Devourer of books with a preference for fiction. Quite good at competitive reading. Happily hoards books of all kinds. Gets stabby going too long without reading.
Is there anyone, from barely discovered tribes in the South American rainforests, to nomadic tribes on the Mongolian steppes, who doesn't actually know the gist of the plot of this book? Just in case there are any people who have lived in a barren cave their entire life, I will attempt to summarise it the major plot beats.
Jane and Lizzie are the two eldest, prettiest and most sensible of the five Bennett sisters. Their mother is a silly and easily upset woman who wants nothing more than to see her daughters happily married. Their father would seem to mainly want to be left alone with his books (a household full of women, I can symphatize). There's also the stuffy Mary, and the boy-crazy youngest sisters, Kitty and Lydia. A rich and handsome young gentleman, Mr Bingley, moves to the area, and Mrs. Bennett is determined that he will fall in love with one of her girls. After he meets Jane, that seems very likely to happen, but after some promising encounters, the majority of the Bennett family make a dreadful spectacle of themselves at a ball and before anyone is even cured of their hangover, Bingley's two spiteful and snobbish sisters and haughty and supercilious friend, Mr. Darcy have convinced him that he imagined Jane's affection and persuaded him to return to London. Lizzie's none too surprised as she pretty much loathed Darcy at first sight.
Meanwhile Lizzie upsets her mother by refusing the proposal of the family's distant cousin, Mr Collins, who will one day inherit their house. He marries her spinster friend Charlotte Lucas instead. After some months of getting used to her friend choosing security and a home of her own at the price of being married to someone quite ridiculous, Lizzie comes to accept her friend's choice and goes to visit her at her new home. Here she runs into Mr. Darcy again and over the course of her six week long visit, she sees him quite a few times. She likes his cousin quite a bit, but is shocked speechless when Mr. Darcy proposes marriage towards the end of her stay there. He confesses that he does so against his better judgement and that he thinks her family are beneath him, but he loves her enough to overlook their difference in station. Lizzie, having recently discovered the truth behind his spiriting away Bingley and breaking Jane's heart, as well as believing Darcy financially ruined a childhood friend, wastes no time telling the man exactly how appalled she is and tells him to stuff his proposal. He's offended, but writes her a comprehensive letter explaining his side of the story with regards to the accusations she flings at him, and once Lizzie calms down sufficiently, she starts to wonder if she's owes the man an apology.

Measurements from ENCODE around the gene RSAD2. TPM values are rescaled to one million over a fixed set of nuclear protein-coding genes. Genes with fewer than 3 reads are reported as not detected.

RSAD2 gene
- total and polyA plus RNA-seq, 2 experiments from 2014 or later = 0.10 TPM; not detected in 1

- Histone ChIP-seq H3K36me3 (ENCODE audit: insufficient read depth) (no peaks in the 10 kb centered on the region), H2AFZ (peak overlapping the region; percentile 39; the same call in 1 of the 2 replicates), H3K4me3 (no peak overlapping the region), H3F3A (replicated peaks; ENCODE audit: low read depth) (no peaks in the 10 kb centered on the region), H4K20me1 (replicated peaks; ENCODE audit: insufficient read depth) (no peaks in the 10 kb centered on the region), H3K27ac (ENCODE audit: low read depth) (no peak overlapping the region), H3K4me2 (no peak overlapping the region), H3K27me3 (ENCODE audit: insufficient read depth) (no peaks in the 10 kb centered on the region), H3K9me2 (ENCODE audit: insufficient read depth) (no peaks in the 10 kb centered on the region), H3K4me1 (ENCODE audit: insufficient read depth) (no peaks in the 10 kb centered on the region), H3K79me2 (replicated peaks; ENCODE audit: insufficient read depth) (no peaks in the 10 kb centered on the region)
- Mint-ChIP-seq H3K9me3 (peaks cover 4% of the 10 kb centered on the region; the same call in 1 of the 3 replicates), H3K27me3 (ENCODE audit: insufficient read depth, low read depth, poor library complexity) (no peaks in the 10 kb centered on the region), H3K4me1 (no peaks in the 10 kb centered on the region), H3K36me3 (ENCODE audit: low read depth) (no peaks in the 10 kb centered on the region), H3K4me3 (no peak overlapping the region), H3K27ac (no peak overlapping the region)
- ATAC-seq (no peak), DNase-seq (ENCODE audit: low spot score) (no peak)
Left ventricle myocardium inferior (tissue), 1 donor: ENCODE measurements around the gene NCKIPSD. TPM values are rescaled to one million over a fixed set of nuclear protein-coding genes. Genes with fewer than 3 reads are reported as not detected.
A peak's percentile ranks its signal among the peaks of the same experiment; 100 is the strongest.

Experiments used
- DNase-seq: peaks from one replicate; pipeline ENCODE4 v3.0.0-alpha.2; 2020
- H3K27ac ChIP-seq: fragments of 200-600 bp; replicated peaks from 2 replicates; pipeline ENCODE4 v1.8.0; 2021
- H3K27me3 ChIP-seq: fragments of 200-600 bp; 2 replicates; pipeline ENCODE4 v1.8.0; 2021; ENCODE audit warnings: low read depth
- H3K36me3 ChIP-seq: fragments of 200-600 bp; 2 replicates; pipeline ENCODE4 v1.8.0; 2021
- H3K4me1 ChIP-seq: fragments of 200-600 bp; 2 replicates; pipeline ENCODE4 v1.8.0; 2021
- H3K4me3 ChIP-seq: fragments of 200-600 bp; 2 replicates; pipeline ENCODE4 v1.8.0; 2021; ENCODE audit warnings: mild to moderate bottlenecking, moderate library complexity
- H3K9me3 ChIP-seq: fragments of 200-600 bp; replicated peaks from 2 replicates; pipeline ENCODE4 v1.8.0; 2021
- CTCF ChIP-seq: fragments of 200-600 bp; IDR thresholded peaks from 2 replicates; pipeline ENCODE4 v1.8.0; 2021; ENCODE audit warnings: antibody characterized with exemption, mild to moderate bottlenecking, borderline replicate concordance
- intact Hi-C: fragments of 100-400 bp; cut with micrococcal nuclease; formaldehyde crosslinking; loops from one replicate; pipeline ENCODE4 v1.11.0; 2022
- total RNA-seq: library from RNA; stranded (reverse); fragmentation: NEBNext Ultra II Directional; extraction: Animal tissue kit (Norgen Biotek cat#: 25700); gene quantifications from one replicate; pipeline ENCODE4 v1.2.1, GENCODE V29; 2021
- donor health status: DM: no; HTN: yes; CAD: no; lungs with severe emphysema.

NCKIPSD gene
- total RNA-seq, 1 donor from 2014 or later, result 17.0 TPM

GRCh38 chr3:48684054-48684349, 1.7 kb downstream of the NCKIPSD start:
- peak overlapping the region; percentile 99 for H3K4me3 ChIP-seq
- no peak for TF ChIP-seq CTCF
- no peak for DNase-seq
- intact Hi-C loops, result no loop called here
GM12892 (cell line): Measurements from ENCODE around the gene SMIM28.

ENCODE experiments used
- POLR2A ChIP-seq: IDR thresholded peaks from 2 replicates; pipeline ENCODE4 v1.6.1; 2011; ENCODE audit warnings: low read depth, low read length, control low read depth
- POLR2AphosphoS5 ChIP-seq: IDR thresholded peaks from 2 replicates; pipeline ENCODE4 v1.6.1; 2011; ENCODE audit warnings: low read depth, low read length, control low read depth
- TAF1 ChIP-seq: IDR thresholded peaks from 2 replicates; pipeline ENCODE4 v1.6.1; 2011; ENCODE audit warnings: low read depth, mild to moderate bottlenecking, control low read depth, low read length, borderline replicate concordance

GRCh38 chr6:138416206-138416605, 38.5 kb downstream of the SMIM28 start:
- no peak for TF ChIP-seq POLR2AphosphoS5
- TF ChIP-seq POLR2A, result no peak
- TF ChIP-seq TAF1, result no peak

Six months later, when travelling in Derbyshire with her aunt and uncle, Lizzie meets Mr. Darcy again, here at his magnificent estate, Pemberley. He's like a changed man, amiable, generous to a fault, complimentary and insisting he wants to introduce Lizzie and her relatives to his younger sister. Having had time to think and consider everything she learned in the letter carefully, Lizzie's heart is already more receptive towards Darcy when a terrible scandal is revealed, involving the youngest Bennett sister. Any happiness with the proper and respectable Darcy seems sure to be doomed - just as Lizzie was considering telling him her feelings had changed.
I've read Pride and Prejudice countless times, first in Norwegian, later in English. I fondly remember waiting eagerly along with my mother for every new episode of the 1995 mini series, that for a very long time type cast Colin Firth as the romantic lead in all sorts of things, as he was the perfect Mr. Darcy. When I don't have time to watch the six hour mini series, the 2005 movie version starring Kiera Knightley and Matthew McFadyen will do nicely as well. I adored the modernised YouTube version made around the book's 200th anniversary, and the spin off book resulting from it. I still return to the original every few years though and each time I rediscover little bits that I'd forgotten in Ms. Austen's brilliant romance, which as well as having several satisfying happy endings, is a very clever social satire, using the eternally unmarried parson's daughter's observations of the people around her and the situations of ladies very much in her social sphere. While Austen has written many memorable book, this was the first of hers I read and it remains my absolute favourite.
The new Audible audio version, narrated by Rosamund Pike, who played Jane in the 2005 movie version, is excellent. Ms. Pike has a lovely voice and manages to differentiate between the huge cast of characters with pretty distinctive voices for everyone, mostly to great success. It was a perfectly soothing and comforting listen in the hustle and bustle of the pre-Chistmas weeks. All the characters are so familiar to me, and having the book to listen to while running errands and trying to finish the last of the shopping made several stressful tasks go easier. If you've never allowed yourself the pleasure of reading Pride and Prejudice, you should consider the audio version for an extra treat. If you already know and love the book, get the audio, as I can't imagine a version that could be better.